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Nadir Let Me Down: In 1987 David Bowie released a new album and the world groaned

Monday April 20, 1987: I bought my first compact disc the very day it was released, from the Virgin store in Central Milton Keynes, about nine miles from where I’m writing this anniversary piece.

My fervent desire to buy the brand new albums of my favourite artists on the day they were issued was hardly unique. However, this purchase was a little out of the ordinary: Never Let Me Down was, in fact, the first David Bowie album I bought on the day of release.

Secondly, I opted for the compact disc, and yet I wasn’t able to play the bloody thing for three months as I didn’t save up enough filthy lucre to buy a CD player until July of that year, having just had some much-needed birthday contributions to the cash fund a fortnight before. Would someone please explain the reason for this strange behaviour? Because I’m not sure there was a great deal of method to my madness.

In retrospect, I like to think that subliminally I somehow knew the album was going to be the worst of Bowie’s career. Lead single Day-In Day-Out felt a little flat, sounding like a limply tossed off rewrite of Peter Gabriel‘s Sledgehammer and his own Underground, both from 1986, which was the year I distastefully tie-dyed these walls.

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There was also a telling sign when Simon Bates made a big deal of his Radio 1 mid-morning show having the world premiere of the album track, Beat Of Your Drum, But after the song, with its ropey Glory Days-quoting chorus, finished my sister looked like she’d chewed a wasp, walked out and said firmly, “Well, it’s not very good, is it?”

So when we both saw our first Bowie gig, on a lukewarm summer’s evening at London’s Wembley Stadium on June 20 – the week before I turned 18 – the Dame dared to play eight – EIGHT! – of the ropey old new album’s songs in the show, the Pepsi and Tina Turner tied-in Glass Spider spectacle. What a pre-birthday ‘treat’!

I’m not going to review the album here, but as tomorrow is also the anniversary of the death of Prince – another musical legend with a revolutionary zeal cruelly claimed by 2016 – I will briefly touch on the starry Sitar-ry Zeroes though, the closest Bowie came to an out-and-out Beatles parody.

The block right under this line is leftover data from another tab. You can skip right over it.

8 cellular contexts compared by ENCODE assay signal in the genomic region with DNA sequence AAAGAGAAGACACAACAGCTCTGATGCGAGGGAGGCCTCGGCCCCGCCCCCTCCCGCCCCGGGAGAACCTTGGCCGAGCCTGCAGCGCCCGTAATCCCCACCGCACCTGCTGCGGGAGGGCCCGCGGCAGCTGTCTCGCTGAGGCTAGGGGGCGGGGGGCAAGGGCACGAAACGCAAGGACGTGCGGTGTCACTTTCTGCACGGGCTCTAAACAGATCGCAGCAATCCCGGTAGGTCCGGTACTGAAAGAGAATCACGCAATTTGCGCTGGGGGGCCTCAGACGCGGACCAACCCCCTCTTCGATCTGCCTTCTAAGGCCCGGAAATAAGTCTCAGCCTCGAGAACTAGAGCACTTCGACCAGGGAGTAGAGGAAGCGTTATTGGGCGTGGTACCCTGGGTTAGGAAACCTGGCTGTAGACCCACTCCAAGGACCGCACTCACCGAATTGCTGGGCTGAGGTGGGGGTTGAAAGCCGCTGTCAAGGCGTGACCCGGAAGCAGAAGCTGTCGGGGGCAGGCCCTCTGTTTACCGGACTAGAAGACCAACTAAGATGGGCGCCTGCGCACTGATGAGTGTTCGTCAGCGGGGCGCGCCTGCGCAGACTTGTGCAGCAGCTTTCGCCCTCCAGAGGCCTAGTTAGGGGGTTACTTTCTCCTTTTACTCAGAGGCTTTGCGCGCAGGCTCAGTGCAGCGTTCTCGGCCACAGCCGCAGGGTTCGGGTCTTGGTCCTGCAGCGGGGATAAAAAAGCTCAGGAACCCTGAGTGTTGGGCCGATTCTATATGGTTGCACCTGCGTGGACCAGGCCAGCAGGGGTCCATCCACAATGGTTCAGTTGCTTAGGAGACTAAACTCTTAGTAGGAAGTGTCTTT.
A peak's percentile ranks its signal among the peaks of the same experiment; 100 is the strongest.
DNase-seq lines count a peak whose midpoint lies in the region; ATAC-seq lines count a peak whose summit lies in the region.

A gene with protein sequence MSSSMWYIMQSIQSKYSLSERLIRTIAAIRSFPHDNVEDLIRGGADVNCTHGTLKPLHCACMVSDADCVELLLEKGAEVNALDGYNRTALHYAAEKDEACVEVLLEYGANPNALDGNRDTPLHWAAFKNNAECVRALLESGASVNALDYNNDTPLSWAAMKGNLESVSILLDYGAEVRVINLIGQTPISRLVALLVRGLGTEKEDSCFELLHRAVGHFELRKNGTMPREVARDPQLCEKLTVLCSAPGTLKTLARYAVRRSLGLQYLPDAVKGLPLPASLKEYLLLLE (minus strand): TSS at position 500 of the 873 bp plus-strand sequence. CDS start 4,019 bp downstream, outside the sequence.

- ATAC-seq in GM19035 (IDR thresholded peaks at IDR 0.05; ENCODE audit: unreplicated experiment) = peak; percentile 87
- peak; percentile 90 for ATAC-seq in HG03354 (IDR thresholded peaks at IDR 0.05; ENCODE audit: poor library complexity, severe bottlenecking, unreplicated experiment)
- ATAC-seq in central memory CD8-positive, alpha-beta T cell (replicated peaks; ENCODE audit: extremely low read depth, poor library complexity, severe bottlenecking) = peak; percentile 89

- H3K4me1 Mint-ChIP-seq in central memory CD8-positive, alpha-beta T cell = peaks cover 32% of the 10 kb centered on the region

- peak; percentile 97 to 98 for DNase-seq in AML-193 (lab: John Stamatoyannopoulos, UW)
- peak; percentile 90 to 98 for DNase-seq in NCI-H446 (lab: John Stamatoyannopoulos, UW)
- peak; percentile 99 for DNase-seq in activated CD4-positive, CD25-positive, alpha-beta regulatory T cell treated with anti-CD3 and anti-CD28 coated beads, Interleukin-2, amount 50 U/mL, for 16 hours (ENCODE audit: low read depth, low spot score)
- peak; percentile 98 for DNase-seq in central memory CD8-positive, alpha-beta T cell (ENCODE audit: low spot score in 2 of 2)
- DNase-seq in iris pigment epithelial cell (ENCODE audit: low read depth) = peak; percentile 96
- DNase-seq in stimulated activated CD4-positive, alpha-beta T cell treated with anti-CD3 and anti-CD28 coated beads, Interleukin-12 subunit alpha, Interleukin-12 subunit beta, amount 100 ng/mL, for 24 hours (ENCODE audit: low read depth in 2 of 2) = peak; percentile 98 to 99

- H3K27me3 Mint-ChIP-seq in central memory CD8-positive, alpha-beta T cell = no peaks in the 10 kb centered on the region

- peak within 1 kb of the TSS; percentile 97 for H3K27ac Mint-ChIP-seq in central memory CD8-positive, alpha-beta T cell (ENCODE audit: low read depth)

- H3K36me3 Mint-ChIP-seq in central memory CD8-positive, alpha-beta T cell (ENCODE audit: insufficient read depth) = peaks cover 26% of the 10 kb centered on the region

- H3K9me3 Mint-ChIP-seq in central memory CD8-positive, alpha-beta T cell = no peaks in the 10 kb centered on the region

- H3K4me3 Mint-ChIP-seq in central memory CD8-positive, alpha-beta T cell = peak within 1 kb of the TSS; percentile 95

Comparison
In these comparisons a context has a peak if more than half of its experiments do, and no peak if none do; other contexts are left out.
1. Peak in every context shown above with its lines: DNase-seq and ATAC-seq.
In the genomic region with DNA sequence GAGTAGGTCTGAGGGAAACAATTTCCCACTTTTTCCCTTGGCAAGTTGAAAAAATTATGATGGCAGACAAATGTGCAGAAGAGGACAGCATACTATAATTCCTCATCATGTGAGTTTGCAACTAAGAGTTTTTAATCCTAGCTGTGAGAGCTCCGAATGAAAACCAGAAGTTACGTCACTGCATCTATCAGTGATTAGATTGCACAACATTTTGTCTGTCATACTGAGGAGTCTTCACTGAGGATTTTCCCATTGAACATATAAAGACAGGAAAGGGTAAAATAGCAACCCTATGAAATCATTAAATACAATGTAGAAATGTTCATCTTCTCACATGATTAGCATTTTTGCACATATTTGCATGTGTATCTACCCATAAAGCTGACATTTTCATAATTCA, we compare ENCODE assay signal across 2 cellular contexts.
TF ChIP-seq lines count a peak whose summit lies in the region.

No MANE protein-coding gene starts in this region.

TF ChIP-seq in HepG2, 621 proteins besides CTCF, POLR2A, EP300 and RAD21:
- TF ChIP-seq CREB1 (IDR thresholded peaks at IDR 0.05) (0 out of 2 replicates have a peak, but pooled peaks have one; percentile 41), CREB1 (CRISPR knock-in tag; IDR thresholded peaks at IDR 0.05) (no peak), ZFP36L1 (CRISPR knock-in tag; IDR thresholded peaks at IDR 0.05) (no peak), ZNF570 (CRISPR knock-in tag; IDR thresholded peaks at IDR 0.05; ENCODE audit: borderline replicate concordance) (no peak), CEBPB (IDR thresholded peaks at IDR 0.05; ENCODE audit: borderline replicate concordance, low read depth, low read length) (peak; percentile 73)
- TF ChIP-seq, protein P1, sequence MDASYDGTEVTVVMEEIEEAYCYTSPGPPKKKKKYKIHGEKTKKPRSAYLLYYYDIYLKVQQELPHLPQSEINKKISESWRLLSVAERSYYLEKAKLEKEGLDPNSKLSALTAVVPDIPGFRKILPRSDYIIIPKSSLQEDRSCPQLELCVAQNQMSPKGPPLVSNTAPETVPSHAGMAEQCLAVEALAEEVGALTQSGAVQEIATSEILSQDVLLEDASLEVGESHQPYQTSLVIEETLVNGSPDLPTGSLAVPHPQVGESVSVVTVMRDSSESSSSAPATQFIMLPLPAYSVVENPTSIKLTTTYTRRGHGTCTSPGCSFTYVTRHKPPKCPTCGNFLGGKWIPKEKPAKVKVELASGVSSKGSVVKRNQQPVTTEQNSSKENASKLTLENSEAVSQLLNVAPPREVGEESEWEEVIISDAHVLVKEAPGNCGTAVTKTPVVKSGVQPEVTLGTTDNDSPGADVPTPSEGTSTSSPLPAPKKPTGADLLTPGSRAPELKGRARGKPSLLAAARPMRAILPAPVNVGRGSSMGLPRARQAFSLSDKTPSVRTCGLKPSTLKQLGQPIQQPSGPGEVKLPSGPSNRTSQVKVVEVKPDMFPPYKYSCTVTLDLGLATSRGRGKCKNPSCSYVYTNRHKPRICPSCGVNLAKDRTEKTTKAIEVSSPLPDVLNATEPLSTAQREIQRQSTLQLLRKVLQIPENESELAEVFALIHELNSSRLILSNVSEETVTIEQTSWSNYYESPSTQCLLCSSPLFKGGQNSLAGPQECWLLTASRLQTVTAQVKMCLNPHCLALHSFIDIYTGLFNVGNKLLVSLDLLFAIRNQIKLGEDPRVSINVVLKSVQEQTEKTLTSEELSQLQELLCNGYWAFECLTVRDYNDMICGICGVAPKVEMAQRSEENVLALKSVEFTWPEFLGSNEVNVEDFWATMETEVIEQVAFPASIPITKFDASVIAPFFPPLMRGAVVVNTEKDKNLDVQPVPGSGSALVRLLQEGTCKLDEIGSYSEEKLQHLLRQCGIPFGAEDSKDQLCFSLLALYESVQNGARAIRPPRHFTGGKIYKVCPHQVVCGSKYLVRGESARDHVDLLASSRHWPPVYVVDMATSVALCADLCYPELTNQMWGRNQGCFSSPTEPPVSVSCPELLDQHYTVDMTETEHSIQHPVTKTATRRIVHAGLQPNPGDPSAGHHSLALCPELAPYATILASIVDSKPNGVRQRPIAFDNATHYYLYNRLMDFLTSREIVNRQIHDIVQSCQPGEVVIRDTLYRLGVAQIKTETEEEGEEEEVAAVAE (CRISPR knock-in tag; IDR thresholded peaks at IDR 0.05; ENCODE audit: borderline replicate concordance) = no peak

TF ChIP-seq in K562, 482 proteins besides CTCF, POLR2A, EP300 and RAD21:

The Thin White Dame references Little Red Corvette in the lyric, and it’s in the context of the purple one as a fellow Sixties pastichist (Bowie wrote the track while Prince was at the peak of this, with the Sgt. Pepper’s psychedelia of Around the World in a Day).

When quizzed by Rolling Stone in the run-up to the album’s release, DB conceded that there was an element of passing the baton going on: “Prince, yeah, sure. I mean, he’s probably the most, eclectic artist I’ve seen since me [laughs]. I think he’s a great stealer.”

The Purple One couldn’t be reached for comment, though he was reported by the tabloids to have ventured to a Minneapolis record store in search of Never Let Me Down (presumably to buy rather than pinch) only to be told they’d sold out.

I penned a mini review as part of an assessment of Bowie’s back catalogue for Record Collector magazine in 1999. Repeated below, this slightly ‘controversial’ article (it says here) resulted in the dear old Dame not speaking to me anymore. If only he’d lost his voice in ’87 instead…

Nadir Let Me Down


Released to coincide with the frankly laughable Glass Spider Tour. ‘Nuff said.

Musical highlights: there aren’t any.

Packaging lowlights: Are you sitting comfortably? Then I shall begin. Actually, I’ll just stick to the new artwork, which leaves off several credits, including the backing vocalists on Zeroes, and someone called Malcolm Pollack who, the original LP told us, made “additional recordings”. 

The original album also included a track called Too Dizzy, which was removed from previous reissues due to Bowie’s profound dislike of the song. Needless to say, it remains unavailable. If only that could be said of the rest of the album. 

Steve Pafford

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